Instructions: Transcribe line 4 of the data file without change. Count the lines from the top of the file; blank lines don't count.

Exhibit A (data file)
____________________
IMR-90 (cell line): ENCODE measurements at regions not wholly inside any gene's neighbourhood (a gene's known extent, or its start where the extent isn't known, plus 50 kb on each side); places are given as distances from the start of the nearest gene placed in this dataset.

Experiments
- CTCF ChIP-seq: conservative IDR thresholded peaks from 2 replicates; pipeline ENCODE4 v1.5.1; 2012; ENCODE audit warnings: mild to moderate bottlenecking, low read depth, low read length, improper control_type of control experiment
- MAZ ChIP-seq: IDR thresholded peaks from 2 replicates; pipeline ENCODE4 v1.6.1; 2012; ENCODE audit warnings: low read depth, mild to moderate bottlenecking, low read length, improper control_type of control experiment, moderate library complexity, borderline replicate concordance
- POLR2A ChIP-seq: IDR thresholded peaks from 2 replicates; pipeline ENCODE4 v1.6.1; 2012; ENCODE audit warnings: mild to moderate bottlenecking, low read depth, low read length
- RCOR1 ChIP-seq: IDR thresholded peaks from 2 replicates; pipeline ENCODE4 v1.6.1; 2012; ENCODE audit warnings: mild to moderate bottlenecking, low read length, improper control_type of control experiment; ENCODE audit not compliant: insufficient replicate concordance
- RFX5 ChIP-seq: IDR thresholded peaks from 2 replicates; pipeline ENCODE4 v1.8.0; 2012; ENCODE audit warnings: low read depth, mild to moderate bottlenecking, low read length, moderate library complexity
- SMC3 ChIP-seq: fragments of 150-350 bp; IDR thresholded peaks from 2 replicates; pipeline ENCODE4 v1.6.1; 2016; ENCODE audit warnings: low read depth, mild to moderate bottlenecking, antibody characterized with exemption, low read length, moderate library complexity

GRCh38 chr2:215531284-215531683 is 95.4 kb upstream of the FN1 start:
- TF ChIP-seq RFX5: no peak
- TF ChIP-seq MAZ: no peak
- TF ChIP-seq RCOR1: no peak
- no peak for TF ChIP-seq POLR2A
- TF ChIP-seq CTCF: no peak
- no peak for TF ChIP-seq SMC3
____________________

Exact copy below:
- MAZ ChIP-seq: IDR thresholded peaks from 2 replicates; pipeline ENCODE4 v1.6.1; 2012; ENCODE audit warnings: low read depth, mild to moderate bottlenecking, low read length, improper control_type of control experiment, moderate library complexity, borderline replicate concordance